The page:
Hunting Is Not Only Sustainable

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Hunting has been a way of life and means of survival for many different people groups throughout history. Today however, a large portion of society is becoming less tolerant towards hunting. This anti-hunting sentiment comes as a result of poor hunting practices in the past which damaged wildlife populations; however, much has been done since then to improve the practice of hunting. Hunting today both sustains and helps conserve wildlife. Hunting practices today are sustainable because of strict regulations which are based on continuous research. This research requires money, much of which is generated through hunting. Hunters also generally have a high level of respect for wildlife which is important for promoting conservation in the face…show more content…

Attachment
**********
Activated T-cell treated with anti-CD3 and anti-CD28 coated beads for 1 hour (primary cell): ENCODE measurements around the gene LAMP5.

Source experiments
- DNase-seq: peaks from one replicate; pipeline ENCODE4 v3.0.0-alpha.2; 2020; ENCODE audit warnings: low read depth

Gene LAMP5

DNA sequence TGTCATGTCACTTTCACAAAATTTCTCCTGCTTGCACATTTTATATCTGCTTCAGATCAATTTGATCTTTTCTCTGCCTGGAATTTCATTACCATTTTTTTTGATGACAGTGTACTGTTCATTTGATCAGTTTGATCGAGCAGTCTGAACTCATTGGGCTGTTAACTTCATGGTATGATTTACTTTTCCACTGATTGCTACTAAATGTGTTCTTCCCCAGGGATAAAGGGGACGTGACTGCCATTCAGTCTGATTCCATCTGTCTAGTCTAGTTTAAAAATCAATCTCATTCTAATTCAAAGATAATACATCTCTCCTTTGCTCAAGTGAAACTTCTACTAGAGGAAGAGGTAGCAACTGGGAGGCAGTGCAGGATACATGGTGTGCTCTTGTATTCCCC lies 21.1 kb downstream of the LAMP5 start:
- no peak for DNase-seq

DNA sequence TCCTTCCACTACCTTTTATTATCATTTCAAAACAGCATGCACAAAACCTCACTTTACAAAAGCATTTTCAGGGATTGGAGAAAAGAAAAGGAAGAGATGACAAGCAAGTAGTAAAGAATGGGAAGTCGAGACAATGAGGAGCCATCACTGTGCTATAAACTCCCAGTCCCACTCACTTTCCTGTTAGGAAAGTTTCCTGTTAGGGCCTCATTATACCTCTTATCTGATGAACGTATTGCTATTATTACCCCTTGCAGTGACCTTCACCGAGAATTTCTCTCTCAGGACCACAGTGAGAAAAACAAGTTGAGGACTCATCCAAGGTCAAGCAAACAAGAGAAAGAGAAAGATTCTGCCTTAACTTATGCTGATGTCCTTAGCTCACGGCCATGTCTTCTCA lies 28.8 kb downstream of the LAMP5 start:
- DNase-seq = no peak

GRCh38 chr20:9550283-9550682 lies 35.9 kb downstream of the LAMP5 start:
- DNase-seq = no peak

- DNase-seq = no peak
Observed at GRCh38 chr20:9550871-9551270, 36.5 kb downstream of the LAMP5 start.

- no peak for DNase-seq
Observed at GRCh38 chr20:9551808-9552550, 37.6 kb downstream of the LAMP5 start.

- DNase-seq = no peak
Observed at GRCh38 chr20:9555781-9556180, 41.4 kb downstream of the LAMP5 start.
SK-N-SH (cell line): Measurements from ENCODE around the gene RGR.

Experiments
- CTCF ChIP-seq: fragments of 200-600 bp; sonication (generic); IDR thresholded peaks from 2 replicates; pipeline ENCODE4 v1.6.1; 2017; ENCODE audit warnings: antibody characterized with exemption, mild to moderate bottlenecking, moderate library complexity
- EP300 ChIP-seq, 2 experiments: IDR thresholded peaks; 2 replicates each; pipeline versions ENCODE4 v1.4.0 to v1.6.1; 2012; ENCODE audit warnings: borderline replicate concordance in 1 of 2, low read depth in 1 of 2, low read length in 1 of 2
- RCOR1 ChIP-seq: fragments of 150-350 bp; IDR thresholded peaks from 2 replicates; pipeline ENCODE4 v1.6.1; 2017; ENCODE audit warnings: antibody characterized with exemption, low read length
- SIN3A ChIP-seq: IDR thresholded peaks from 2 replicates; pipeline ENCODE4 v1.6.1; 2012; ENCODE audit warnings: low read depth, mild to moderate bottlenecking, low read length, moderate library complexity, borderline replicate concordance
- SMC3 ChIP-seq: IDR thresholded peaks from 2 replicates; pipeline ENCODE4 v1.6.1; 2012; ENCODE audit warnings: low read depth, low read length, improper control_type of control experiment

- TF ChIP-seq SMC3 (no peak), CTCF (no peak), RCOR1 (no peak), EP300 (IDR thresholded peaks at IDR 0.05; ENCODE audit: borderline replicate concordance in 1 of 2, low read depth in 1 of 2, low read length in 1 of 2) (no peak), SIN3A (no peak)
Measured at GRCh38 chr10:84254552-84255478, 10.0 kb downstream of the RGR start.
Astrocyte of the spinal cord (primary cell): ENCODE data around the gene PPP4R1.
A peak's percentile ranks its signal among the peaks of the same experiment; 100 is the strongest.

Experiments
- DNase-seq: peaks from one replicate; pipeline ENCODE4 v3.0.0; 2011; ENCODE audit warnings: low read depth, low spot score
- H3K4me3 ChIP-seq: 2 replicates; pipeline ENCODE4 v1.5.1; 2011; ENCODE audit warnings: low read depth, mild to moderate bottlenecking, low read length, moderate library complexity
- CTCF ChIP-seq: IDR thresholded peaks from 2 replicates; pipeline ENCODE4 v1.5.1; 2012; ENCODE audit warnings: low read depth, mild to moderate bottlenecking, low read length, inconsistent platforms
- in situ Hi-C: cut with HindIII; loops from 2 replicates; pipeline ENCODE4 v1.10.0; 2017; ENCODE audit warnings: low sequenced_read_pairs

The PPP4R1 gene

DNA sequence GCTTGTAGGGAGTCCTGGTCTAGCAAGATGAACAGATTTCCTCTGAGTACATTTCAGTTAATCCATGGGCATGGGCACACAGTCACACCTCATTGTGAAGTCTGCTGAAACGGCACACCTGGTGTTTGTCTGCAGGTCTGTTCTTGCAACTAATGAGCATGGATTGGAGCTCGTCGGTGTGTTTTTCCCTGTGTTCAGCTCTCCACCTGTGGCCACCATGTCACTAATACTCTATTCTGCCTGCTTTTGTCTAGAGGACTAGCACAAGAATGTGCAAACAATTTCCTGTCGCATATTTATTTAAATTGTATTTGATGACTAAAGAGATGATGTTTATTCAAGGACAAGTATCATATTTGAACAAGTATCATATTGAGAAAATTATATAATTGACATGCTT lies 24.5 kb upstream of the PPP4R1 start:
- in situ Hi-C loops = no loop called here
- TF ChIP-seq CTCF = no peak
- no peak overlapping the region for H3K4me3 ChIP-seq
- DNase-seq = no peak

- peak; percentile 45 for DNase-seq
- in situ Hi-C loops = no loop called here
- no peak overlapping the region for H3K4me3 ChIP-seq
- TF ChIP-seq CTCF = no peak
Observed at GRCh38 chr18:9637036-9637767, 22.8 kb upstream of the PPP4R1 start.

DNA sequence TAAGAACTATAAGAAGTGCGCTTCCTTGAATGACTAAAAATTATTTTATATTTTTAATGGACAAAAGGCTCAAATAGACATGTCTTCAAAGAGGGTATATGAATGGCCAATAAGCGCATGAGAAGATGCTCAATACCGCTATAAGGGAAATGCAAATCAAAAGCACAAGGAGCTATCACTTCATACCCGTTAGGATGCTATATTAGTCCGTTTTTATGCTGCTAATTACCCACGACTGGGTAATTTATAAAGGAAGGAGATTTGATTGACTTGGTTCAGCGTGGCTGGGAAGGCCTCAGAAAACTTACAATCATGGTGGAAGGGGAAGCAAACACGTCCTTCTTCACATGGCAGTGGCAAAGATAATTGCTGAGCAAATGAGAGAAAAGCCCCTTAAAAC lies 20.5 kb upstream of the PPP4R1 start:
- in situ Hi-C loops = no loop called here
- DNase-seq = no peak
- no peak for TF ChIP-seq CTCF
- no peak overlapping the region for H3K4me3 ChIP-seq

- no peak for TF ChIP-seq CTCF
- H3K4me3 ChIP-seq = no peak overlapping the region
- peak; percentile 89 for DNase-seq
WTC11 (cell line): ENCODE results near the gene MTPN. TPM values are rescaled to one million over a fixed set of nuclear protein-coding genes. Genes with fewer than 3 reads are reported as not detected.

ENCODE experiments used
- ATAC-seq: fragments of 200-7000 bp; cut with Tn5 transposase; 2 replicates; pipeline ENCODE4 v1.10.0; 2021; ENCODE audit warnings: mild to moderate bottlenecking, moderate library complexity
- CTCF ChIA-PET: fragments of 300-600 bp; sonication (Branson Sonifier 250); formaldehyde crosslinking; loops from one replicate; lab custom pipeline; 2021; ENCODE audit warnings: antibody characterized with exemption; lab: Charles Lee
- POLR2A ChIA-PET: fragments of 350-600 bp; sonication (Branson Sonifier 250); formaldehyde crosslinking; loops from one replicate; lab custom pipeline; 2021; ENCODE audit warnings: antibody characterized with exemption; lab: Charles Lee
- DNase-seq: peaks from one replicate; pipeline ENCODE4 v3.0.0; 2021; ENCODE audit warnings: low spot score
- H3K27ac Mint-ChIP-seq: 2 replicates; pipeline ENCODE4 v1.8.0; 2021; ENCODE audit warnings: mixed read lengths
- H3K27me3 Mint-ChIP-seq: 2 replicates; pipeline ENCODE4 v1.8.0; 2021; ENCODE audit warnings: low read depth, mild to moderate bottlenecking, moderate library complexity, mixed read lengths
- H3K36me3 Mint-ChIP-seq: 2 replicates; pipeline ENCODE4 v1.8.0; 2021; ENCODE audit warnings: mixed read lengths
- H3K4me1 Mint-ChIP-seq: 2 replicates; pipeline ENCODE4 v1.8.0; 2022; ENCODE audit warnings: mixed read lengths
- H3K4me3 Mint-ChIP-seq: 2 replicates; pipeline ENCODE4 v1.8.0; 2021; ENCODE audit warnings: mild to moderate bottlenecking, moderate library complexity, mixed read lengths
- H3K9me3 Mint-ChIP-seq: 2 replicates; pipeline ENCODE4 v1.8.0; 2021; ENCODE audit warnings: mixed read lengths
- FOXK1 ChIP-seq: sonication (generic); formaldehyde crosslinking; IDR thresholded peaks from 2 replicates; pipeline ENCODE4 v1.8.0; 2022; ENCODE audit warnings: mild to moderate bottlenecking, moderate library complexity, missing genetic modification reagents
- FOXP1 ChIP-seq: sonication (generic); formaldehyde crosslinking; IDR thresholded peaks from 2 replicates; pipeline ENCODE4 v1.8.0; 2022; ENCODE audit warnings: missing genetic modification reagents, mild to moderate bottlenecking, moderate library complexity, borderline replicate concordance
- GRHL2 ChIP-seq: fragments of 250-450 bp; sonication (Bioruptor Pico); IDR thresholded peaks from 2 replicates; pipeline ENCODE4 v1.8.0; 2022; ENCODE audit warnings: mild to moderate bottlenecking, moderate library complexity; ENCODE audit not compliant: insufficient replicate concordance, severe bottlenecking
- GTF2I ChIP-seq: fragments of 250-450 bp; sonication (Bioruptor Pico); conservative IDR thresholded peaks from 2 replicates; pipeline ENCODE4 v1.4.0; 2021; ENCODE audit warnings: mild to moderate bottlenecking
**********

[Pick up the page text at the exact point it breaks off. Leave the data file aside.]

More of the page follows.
While using resources is a good thing, it is important to balance short term needs with the needs of future generations by taking care of the environment (179). By this definition, we can see that sustainability is a complex issue that requires much thought and planning in order to protect the future. Many people who are opposed to hunting believe that it is not sustainable. This notion probably comes from an instance in the past when hunting practices were not sustainable. In the past, decisions were made based almost entirely on economic growth, while protecting the environment was only an afterthought. An example where poor hunting practices had a negative effect on the environment was the near extinction of the North American Bison in the 1800s. During this time, there was a high demand for bison hides (Isenberg 130) so “hunters pushed the species to the brink of extinction” (2) in order to meet the demands of growing industries. Although there were other factors involved such as “the harsh grassland environment itself” (2), overhunting played a significant role in the near extinction of buffalo in North America. This and other examples like it are likely what people think of when they say that hunting is unsustainable. Although hunting played a role in the depletion of many animal populations in the 1800’s, hunting itself was not responsible for this, it was “[u]nregulated killing [that] caused such depletions” (Heffelfinger 401). Much has
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